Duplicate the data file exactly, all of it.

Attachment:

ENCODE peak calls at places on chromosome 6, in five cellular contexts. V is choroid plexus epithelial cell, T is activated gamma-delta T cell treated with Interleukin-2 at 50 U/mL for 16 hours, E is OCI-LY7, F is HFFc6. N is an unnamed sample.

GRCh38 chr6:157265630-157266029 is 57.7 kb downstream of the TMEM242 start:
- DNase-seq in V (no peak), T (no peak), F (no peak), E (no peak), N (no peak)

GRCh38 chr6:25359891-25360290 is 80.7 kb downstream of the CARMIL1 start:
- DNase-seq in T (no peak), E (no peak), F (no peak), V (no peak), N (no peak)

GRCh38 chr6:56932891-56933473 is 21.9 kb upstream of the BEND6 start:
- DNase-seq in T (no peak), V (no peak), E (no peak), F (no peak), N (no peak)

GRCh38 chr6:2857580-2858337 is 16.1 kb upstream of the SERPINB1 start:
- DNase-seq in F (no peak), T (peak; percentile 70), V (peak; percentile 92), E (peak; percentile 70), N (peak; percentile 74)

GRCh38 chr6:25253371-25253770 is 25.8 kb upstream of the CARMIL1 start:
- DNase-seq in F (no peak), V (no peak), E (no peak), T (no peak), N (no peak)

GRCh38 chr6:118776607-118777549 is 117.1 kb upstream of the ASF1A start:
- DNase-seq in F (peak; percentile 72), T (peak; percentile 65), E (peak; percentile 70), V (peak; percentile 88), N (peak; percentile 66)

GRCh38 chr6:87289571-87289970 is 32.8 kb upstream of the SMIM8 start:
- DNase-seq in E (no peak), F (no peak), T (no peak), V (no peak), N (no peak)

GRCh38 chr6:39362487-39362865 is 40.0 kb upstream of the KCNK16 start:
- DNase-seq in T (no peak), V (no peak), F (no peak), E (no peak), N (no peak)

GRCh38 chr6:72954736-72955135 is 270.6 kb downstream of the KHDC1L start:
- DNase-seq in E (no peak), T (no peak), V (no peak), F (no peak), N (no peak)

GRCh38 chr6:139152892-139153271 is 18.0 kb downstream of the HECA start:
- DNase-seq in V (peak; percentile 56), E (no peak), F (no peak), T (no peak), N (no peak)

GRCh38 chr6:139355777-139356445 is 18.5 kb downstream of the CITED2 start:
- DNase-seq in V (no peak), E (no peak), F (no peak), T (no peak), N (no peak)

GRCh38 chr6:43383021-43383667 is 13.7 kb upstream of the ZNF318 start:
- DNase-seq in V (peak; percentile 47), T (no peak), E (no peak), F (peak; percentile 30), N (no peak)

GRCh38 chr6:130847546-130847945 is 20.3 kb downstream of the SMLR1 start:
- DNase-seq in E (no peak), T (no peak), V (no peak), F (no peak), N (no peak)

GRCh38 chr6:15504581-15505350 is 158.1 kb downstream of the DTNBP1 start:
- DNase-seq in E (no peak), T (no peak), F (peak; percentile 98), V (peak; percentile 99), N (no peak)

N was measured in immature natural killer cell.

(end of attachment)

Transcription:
ENCODE peak calls at places on chromosome 6, in five cellular contexts. V is choroid plexus epithelial cell, T is activated gamma-delta T cell treated with Interleukin-2 at 50 U/mL for 16 hours, E is OCI-LY7, F is HFFc6. N is an unnamed sample.

GRCh38 chr6:157265630-157266029 is 57.7 kb downstream of the TMEM242 start:
- DNase-seq in V (no peak), T (no peak), F (no peak), E (no peak), N (no peak)

GRCh38 chr6:25359891-25360290 is 80.7 kb downstream of the CARMIL1 start:
- DNase-seq in T (no peak), E (no peak), F (no peak), V (no peak), N (no peak)

GRCh38 chr6:56932891-56933473 is 21.9 kb upstream of the BEND6 start:
- DNase-seq in T (no peak), V (no peak), E (no peak), F (no peak), N (no peak)

GRCh38 chr6:2857580-2858337 is 16.1 kb upstream of the SERPINB1 start:
- DNase-seq in F (no peak), T (peak; percentile 70), V (peak; percentile 92), E (peak; percentile 70), N (peak; percentile 74)

GRCh38 chr6:25253371-25253770 is 25.8 kb upstream of the CARMIL1 start:
- DNase-seq in F (no peak), V (no peak), E (no peak), T (no peak), N (no peak)

GRCh38 chr6:118776607-118777549 is 117.1 kb upstream of the ASF1A start:
- DNase-seq in F (peak; percentile 72), T (peak; percentile 65), E (peak; percentile 70), V (peak; percentile 88), N (peak; percentile 66)

GRCh38 chr6:87289571-87289970 is 32.8 kb upstream of the SMIM8 start:
- DNase-seq in E (no peak), F (no peak), T (no peak), V (no peak), N (no peak)

GRCh38 chr6:39362487-39362865 is 40.0 kb upstream of the KCNK16 start:
- DNase-seq in T (no peak), V (no peak), F (no peak), E (no peak), N (no peak)

GRCh38 chr6:72954736-72955135 is 270.6 kb downstream of the KHDC1L start:
- DNase-seq in E (no peak), T (no peak), V (no peak), F (no peak), N (no peak)

GRCh38 chr6:139152892-139153271 is 18.0 kb downstream of the HECA start:
- DNase-seq in V (peak; percentile 56), E (no peak), F (no peak), T (no peak), N (no peak)

GRCh38 chr6:139355777-139356445 is 18.5 kb downstream of the CITED2 start:
- DNase-seq in V (no peak), E (no peak), F (no peak), T (no peak), N (no peak)

GRCh38 chr6:43383021-43383667 is 13.7 kb upstream of the ZNF318 start:
- DNase-seq in V (peak; percentile 47), T (no peak), E (no peak), F (peak; percentile 30), N (no peak)

GRCh38 chr6:130847546-130847945 is 20.3 kb downstream of the SMLR1 start:
- DNase-seq in E (no peak), T (no peak), V (no peak), F (no peak), N (no peak)

GRCh38 chr6:15504581-15505350 is 158.1 kb downstream of the DTNBP1 start:
- DNase-seq in E (no peak), T (no peak), F (peak; percentile 98), V (peak; percentile 99), N (no peak)

N was measured in immature natural killer cell.